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Research Project: Managing Honey Bees Against Disease and Colony Stress

Location: Bee Research Laboratory

Title: Found in Translation: Resilience

item Evans, Jay

Submitted to: Bee Culture
Publication Type: Review Article
Publication Acceptance Date: 7/1/2021
Publication Date: 7/10/2021
Citation: Evans, J.D. 2021. Found in Translation: Resilience. Bee Culture. 7:32-33.

Interpretive Summary:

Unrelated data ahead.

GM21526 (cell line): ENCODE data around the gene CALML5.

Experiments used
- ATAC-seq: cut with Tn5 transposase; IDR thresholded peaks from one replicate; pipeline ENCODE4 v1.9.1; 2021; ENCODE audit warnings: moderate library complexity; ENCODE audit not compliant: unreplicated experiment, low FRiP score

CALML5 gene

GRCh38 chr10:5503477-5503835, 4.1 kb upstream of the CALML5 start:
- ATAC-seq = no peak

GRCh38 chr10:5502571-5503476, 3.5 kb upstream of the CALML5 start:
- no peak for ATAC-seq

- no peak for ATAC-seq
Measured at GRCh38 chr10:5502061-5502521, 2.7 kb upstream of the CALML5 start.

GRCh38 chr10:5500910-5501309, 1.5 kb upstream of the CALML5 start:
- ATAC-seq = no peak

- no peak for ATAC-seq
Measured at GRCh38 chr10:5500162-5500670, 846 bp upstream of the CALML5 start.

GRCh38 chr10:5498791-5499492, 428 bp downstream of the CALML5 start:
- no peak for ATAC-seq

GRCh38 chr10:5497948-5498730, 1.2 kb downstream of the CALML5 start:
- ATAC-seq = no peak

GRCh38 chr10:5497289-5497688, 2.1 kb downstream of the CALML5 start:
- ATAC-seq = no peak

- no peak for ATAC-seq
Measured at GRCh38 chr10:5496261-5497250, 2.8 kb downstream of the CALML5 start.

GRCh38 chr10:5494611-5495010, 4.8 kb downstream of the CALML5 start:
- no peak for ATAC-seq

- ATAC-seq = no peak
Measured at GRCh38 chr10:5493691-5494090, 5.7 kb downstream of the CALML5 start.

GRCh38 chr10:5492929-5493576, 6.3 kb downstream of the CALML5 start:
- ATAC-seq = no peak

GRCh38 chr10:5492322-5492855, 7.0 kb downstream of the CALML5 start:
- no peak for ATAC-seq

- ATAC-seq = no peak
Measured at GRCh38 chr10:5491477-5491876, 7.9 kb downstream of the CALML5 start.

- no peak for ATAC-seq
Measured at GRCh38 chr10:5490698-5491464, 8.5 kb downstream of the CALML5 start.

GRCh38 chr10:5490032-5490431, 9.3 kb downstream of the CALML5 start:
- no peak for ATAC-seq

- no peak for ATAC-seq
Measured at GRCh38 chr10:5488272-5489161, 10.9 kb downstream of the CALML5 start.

Technical Abstract: Honey bee colonies are fundamentally resilient compared to other insects in several ways. First, colonies can withstand losses of thousands of worker bees and still recover. As one extreme, they routinely cut themselves in half and both halves survive. Additionally, they can reconstitute their most vital reproductive organ, the queen, from a single egg she has left behind. Colonies also survive a wide range of temperatures and humidity’s, in part because they regulate both of these in their living quarters. Arguably, they tolerate a greater range of climate and temperature zones (from Maine to Miami and beyond) than all animals besides humans. Honey bee colonies also seem to make things work whether they are in a continual brood cycle, as are many commercially managed bees, or subject to short active seasons and long winters, as found toward the poles. While there is evidence for genetic bee lineages that do best in particular climates, the fact is that most honey bees will survive at any place in their worldwide range. Still, if honey bees are so resilient why is so much effort needed to keep them alive?